País, pinot noir, and vines in the driest place on the planet: the top trends in Chilean wine

Vineyard at Cochagua Valley in Chile
The curiosity and drive of South American winemakers is leading to a taste revolution Credit:  Jorge leon cabello

Changing your image is never easy. Chile became known for its ability to produce solid, safe, affordable wines from familiar grape varieties such as cabernet sauvignon, merlot, sauvignon blanc and chardonnay. It’s still thought of in that way. But there’s much more to explore.

This long, narrow South American country is a tapestry of terroirs, serrated with valleys bearing water from the high Andes to the Pacific. Both altitude and latitude bring their influence to bear. And let’s not forget the winemakers, whose curiosity, imagination, drive and determination has really got Chile moving in the past few years. I even tried a sauvignon blanc fermented with sake yeast last week. Here are a few trends to look out for…

Atacama Desert

The Elqui Valley is a strange, arid place: astronomers come to gaze at its ferociously clear skies. Elqui was once home to Chile’s most northerly wine vineyards. Now the winemakers have adventured even further north, right into the heart of the Atacama Desert, the driest place on the planet.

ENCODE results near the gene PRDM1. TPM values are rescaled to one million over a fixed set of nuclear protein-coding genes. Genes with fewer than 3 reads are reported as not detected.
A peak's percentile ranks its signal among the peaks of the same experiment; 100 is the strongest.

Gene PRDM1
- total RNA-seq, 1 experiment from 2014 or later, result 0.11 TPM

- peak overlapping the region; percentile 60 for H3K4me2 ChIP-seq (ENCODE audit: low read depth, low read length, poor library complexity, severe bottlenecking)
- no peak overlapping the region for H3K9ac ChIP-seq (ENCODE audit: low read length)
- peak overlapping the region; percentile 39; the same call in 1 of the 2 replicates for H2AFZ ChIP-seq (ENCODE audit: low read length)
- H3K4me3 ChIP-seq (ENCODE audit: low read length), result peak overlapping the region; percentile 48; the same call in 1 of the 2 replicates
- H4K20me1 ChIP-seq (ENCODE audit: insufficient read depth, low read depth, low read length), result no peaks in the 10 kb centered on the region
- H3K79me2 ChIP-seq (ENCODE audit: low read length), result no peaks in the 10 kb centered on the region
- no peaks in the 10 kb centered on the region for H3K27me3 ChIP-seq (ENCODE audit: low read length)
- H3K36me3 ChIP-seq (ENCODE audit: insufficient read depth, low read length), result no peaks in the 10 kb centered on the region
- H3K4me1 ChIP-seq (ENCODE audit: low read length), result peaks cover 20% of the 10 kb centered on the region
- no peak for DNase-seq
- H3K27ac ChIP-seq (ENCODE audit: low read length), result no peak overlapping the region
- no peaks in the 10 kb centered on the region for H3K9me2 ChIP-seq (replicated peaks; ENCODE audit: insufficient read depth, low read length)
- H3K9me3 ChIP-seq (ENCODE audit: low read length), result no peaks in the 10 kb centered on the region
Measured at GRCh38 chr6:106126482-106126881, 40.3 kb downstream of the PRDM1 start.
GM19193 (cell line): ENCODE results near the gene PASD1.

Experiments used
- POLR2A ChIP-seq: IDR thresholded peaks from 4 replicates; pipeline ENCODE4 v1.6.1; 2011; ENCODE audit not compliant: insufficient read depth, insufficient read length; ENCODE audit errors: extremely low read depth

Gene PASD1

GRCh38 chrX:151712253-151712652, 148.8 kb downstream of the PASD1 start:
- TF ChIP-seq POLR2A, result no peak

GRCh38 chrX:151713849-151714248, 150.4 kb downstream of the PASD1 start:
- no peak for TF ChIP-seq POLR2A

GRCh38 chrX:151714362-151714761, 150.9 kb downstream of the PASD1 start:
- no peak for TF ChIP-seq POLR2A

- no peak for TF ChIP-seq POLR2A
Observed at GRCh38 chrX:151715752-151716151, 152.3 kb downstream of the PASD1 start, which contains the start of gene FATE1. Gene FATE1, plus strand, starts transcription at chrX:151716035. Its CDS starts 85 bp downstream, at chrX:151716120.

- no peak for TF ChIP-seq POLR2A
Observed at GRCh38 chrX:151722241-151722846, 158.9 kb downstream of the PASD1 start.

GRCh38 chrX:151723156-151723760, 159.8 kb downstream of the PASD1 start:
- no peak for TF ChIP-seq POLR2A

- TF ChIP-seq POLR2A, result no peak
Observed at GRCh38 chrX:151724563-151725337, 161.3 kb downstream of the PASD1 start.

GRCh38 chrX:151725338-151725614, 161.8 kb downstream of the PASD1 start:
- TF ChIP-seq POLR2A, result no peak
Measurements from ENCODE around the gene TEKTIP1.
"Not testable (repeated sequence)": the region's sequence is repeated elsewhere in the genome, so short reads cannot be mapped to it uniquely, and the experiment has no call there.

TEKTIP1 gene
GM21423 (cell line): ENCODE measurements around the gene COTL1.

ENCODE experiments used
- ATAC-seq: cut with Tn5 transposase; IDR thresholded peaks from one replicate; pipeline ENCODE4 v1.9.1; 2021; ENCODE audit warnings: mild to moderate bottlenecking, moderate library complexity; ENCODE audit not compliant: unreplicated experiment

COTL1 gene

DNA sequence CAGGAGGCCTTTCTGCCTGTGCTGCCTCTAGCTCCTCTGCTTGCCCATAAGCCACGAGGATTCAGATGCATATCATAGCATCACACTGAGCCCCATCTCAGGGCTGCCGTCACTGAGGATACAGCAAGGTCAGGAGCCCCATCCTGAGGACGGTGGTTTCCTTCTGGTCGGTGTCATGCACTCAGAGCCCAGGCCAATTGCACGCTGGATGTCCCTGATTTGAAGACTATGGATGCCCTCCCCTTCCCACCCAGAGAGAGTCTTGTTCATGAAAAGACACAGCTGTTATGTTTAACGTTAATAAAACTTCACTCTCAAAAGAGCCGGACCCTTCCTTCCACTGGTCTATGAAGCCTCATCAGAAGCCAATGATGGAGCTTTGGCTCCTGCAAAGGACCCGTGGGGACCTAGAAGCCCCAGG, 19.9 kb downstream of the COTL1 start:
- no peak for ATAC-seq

Viña Ventisquero makes very good sauvignon blanc here from vines they put in on a former olive plantation, 23km from the Pacific Ocean. “There are native cactus but they’re teeny, they don’t grow high because it’s so windy,” winemaker Felipe Tosso told me. “And the ground – it’s sooo salty.” Try Kalfu Sumpai Sauvignon Blanc 2017 (Chile, 12.5%, Cambridge Wine Merchants, £18.99; Frontier Fine Wines, £17.85) which tastes like white asparagus, white currants and Badoit.

Pinot noir

I have long had a soft spot for Chilean pinot noir. I’m not talking at burgundy-head level about ethereal wines that might make you cry. A few producers in Chile know how to make affordable pinot noir that’s lovely to drink with friends over a casual Sunday lunch. That said, I was extremely impressed by Little Q Pinot Noir 2018 (Malleco, Chile, 12.5%, Banstead Vintners, £16.49). This is made by burgundy producer William Fèvre’s Chilean outpost. You didn’t know they had one? It’s worth checking out – a pinot noir that has beautiful aromatics and that floats effortlessly.

Heritage

The uncovering, renewal and celebration of old traditions is a strong trend wherever you go. At first glance, when it comes to grapes, Chile does not appear to have been dealt a particularly helpful hand in these matters, but it’s beginning to make some interesting wines. The first two vinifera varieties to arrive in Chile were país and moscatel.

País came first. This red grape is originally from central Spain but it came here from the Canary Islands (where it’s still widely planted) and Mexico, brought by the conquistadors in 1521. Like bobal, cinsault and carménère, país is never going to be grand. Its wines have a rustic feel – lightish but with threads of texture, a tang of red cherries and cranberries and just a hint of herbs and meat.